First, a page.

Originally posted by rabcor View Post

            Right cus laptop monitors are sturdier than other monitors? Also this is less practical exactly because of the laptop form factor; working from a laptop is hell. Slightly mitigated if you get the right kind of laptop stand, but still hell; compared to a nice keyboard and monitor anyhow. where you're not forced to have your monitor at the same level as your keyboard; which might of course be ok if you're a hunchback.

            Anyhow besides that point; all you will tend to need to lug around with you is the case and keyboard/mouse or some form of HIDs, just go for places where you can use a TV as a monitor and forget about the whole laptop thing.


            Ah, I get it now. But they were actually plugging in graphics cards, routing a monitor through a USB port to a graphics card is another thing entirely, and I'd be surprised if intel's thunderbolt supports doing it on anything else than an iGPU...
            Of course laptop screens are not sturdier than other monitors, do you seriously think this is what I meant or are you just trolling? Laptops close so the screen is protected whereas stand alone monitors have no protection and will need to be carefully packed to avoid damage. Just because you find working on laptops uncomfortable doesn't mean other people do and that the use case doesn't exist, I highly doubt manufacturers like HP and Lenovo would make business lines if they were not profitable. Anyway this is a nonissue because the person would already have and be working from a laptop, that's the whole point. Also advocating gaming on a TV? lol.
            Last edited by chris200x9; 10 March 2016, 10:09 PM.

            Comment


            • #16
              Often these connectors end up being almost as expensive as the videocard itself...

              Comment


              • #17
                I've been looking for a solution like this for years. Only 17" laptops are big enough for cooling a mid-high end GPU. And I wanted a single PC (laptop) to take it with me anywhere and when I get home to dock it (to a GPU) and play AAA games. For the previous docking solutions (express-card or others) you always had to use an external monitor (besides the solution beign expensive....probably like this one). But here we have no other requirements, so I assume this will take on easier (plus there is AMDs backing).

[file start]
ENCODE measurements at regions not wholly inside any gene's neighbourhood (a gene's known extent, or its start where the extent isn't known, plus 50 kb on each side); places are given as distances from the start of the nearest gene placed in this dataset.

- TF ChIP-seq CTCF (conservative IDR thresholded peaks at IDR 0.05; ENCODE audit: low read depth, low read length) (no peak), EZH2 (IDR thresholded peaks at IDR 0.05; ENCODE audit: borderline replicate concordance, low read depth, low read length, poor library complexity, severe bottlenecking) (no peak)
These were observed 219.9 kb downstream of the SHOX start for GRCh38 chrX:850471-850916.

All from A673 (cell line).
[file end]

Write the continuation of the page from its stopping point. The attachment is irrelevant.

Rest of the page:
PS: my current laptop is a Lenovo x230 and the biggest I've had was a 14" 4:3 (T61). So 17" laptop is a no-no

                Comment


                • #18
                  Originally posted by chimpy View Post
                  The first thing that came to my mind was just how underpowered laptop CPUs are in comparison to desktop CPUs; desktop i3s routinely beat mobile i7s. I guess this would be alright with like a mid to low range graphics card.
                  Well, gaming laptops with desktop Skylake CPUs weren't anything better than laptops with mobile non-U Skylakes (assuming no desktop monster being used).

                  Comment


                  • #19
                    This is something I would definitely love to see on Linux with FOSS drivers. A small laptop with an APU and a small external enclosure with a Nano.
                    ## VGA ##
                    AMD: X1950XTX, HD3870, HD5870
                    Intel: GMA45, HD3000 (Core i5 2500K)

                    Comment


                    • #20
                      Lol there are some clueless people in this thread.
                      Anyway, the main progress made by AMD here is on the software side:
                      The ability to remove the external GPU without rebooting, even with a surprise disconnect.
                      All the rest, as other posters have detailled, is mostly already provided by the existing standards (TB3).

                      Comment

                      Working...
                      X